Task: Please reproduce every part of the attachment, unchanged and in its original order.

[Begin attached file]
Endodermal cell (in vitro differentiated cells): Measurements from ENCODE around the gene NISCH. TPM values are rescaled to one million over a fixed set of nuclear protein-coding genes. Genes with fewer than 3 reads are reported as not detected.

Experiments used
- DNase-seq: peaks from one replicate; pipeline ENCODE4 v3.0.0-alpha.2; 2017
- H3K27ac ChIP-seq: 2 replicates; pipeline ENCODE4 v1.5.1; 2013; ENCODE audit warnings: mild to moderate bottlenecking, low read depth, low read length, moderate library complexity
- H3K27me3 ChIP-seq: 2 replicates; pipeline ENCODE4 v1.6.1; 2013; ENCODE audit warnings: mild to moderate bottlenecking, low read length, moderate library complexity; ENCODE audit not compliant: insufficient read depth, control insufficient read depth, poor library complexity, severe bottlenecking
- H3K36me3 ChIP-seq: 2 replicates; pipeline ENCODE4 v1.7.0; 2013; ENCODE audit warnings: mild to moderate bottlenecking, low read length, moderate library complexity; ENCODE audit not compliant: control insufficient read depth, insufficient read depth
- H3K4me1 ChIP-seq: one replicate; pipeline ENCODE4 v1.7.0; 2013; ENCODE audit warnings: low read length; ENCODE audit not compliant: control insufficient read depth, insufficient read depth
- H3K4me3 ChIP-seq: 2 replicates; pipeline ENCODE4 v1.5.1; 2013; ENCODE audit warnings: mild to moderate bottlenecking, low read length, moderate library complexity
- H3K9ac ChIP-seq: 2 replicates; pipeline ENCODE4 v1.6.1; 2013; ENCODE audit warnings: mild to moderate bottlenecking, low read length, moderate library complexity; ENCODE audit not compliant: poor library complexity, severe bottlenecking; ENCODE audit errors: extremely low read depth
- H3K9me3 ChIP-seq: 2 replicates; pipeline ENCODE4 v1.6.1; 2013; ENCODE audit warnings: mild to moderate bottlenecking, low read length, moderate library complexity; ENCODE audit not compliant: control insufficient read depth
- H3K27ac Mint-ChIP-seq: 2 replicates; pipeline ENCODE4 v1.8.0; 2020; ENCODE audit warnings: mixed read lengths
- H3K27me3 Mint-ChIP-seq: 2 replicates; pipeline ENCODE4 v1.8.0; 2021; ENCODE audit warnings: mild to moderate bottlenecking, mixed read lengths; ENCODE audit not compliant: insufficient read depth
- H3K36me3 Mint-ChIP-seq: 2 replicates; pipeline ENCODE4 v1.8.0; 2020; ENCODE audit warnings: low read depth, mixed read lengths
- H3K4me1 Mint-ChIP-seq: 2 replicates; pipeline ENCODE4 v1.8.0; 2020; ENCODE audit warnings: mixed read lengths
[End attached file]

Endodermal cell (in vitro differentiated cells): Measurements from ENCODE around the gene NISCH. TPM values are rescaled to one million over a fixed set of nuclear protein-coding genes. Genes with fewer than 3 reads are reported as not detected.

Experiments used
- DNase-seq: peaks from one replicate; pipeline ENCODE4 v3.0.0-alpha.2; 2017
- H3K27ac ChIP-seq: 2 replicates; pipeline ENCODE4 v1.5.1; 2013; ENCODE audit warnings: mild to moderate bottlenecking, low read depth, low read length, moderate library complexity
- H3K27me3 ChIP-seq: 2 replicates; pipeline ENCODE4 v1.6.1; 2013; ENCODE audit warnings: mild to moderate bottlenecking, low read length, moderate library complexity; ENCODE audit not compliant: insufficient read depth, control insufficient read depth, poor library complexity, severe bottlenecking
- H3K36me3 ChIP-seq: 2 replicates; pipeline ENCODE4 v1.7.0; 2013; ENCODE audit warnings: mild to moderate bottlenecking, low read length, moderate library complexity; ENCODE audit not compliant: control insufficient read depth, insufficient read depth
- H3K4me1 ChIP-seq: one replicate; pipeline ENCODE4 v1.7.0; 2013; ENCODE audit warnings: low read length; ENCODE audit not compliant: control insufficient read depth, insufficient read depth
- H3K4me3 ChIP-seq: 2 replicates; pipeline ENCODE4 v1.5.1; 2013; ENCODE audit warnings: mild to moderate bottlenecking, low read length, moderate library complexity
- H3K9ac ChIP-seq: 2 replicates; pipeline ENCODE4 v1.6.1; 2013; ENCODE audit warnings: mild to moderate bottlenecking, low read length, moderate library complexity; ENCODE audit not compliant: poor library complexity, severe bottlenecking; ENCODE audit errors: extremely low read depth
- H3K9me3 ChIP-seq: 2 replicates; pipeline ENCODE4 v1.6.1; 2013; ENCODE audit warnings: mild to moderate bottlenecking, low read length, moderate library complexity; ENCODE audit not compliant: control insufficient read depth
- H3K27ac Mint-ChIP-seq: 2 replicates; pipeline ENCODE4 v1.8.0; 2020; ENCODE audit warnings: mixed read lengths
- H3K27me3 Mint-ChIP-seq: 2 replicates; pipeline ENCODE4 v1.8.0; 2021; ENCODE audit warnings: mild to moderate bottlenecking, mixed read lengths; ENCODE audit not compliant: insufficient read depth
- H3K36me3 Mint-ChIP-seq: 2 replicates; pipeline ENCODE4 v1.8.0; 2020; ENCODE audit warnings: low read depth, mixed read lengths
- H3K4me1 Mint-ChIP-seq: 2 replicates; pipeline ENCODE4 v1.8.0; 2020; ENCODE audit warnings: mixed read lengths